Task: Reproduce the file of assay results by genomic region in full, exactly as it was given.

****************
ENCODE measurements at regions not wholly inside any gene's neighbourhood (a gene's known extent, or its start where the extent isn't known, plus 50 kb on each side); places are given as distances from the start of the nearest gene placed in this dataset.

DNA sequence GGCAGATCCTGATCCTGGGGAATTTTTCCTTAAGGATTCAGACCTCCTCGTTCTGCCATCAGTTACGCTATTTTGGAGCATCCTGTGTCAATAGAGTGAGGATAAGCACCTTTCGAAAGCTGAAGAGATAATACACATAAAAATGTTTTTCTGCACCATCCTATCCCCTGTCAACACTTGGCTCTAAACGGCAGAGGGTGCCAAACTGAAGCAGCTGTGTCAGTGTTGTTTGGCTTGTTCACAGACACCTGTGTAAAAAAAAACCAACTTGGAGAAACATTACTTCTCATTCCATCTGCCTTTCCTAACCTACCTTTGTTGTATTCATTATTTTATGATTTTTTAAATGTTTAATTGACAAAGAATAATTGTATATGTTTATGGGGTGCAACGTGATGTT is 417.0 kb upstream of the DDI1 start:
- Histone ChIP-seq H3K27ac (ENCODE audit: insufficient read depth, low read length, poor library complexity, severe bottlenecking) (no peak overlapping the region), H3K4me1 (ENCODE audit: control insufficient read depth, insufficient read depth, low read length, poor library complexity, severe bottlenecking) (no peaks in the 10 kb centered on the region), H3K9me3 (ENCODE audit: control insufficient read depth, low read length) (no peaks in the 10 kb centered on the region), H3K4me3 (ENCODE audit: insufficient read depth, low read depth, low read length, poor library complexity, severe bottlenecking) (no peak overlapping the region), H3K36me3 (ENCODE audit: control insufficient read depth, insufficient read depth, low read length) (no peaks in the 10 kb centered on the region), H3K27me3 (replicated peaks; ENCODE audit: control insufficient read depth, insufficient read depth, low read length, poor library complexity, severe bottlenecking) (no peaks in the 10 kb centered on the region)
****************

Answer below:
ENCODE measurements at regions not wholly inside any gene's neighbourhood (a gene's known extent, or its start where the extent isn't known, plus 50 kb on each side); places are given as distances from the start of the nearest gene placed in this dataset.

DNA sequence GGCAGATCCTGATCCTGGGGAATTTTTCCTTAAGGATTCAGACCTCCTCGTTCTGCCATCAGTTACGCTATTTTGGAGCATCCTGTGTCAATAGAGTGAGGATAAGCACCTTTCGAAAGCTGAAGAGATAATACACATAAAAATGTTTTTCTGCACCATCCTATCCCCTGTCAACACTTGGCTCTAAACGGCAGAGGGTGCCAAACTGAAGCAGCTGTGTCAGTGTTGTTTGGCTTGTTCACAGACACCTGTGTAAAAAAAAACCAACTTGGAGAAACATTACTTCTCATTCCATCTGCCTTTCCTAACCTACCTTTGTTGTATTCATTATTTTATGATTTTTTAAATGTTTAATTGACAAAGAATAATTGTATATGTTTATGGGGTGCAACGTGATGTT is 417.0 kb upstream of the DDI1 start:
- Histone ChIP-seq H3K27ac (ENCODE audit: insufficient read depth, low read length, poor library complexity, severe bottlenecking) (no peak overlapping the region), H3K4me1 (ENCODE audit: control insufficient read depth, insufficient read depth, low read length, poor library complexity, severe bottlenecking) (no peaks in the 10 kb centered on the region), H3K9me3 (ENCODE audit: control insufficient read depth, low read length) (no peaks in the 10 kb centered on the region), H3K4me3 (ENCODE audit: insufficient read depth, low read depth, low read length, poor library complexity, severe bottlenecking) (no peak overlapping the region), H3K36me3 (ENCODE audit: control insufficient read depth, insufficient read depth, low read length) (no peaks in the 10 kb centered on the region), H3K27me3 (replicated peaks; ENCODE audit: control insufficient read depth, insufficient read depth, low read length, poor library complexity, severe bottlenecking) (no peaks in the 10 kb centered on the region)